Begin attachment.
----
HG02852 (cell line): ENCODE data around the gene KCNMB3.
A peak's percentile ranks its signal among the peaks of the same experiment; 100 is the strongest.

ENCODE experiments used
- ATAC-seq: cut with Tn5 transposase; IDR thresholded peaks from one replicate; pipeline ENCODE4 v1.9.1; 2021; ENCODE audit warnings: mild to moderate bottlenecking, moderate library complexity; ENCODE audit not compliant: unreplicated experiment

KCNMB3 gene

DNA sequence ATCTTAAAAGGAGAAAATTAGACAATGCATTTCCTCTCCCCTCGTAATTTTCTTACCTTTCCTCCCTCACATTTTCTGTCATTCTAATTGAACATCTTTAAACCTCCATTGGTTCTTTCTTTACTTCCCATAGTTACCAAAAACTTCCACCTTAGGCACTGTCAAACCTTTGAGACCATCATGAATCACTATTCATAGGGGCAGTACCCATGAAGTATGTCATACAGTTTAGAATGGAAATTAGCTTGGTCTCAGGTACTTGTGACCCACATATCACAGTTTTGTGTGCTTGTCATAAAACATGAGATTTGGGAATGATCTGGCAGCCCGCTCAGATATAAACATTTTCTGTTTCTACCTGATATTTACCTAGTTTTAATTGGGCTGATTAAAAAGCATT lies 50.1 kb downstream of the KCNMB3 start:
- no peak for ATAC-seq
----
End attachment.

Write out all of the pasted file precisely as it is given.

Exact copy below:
HG02852 (cell line): ENCODE data around the gene KCNMB3.
A peak's percentile ranks its signal among the peaks of the same experiment; 100 is the strongest.

ENCODE experiments used
- ATAC-seq: cut with Tn5 transposase; IDR thresholded peaks from one replicate; pipeline ENCODE4 v1.9.1; 2021; ENCODE audit warnings: mild to moderate bottlenecking, moderate library complexity; ENCODE audit not compliant: unreplicated experiment

KCNMB3 gene

DNA sequence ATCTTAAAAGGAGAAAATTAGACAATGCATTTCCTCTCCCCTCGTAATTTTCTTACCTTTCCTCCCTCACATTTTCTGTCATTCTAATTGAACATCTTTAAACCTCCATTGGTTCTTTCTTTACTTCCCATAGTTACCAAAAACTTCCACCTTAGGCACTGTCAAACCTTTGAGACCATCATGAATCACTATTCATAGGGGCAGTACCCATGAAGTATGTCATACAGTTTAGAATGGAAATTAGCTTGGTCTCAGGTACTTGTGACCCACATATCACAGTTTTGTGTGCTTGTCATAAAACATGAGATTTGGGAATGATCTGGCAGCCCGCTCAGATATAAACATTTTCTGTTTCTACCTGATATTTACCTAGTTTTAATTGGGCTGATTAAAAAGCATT lies 50.1 kb downstream of the KCNMB3 start:
- no peak for ATAC-seq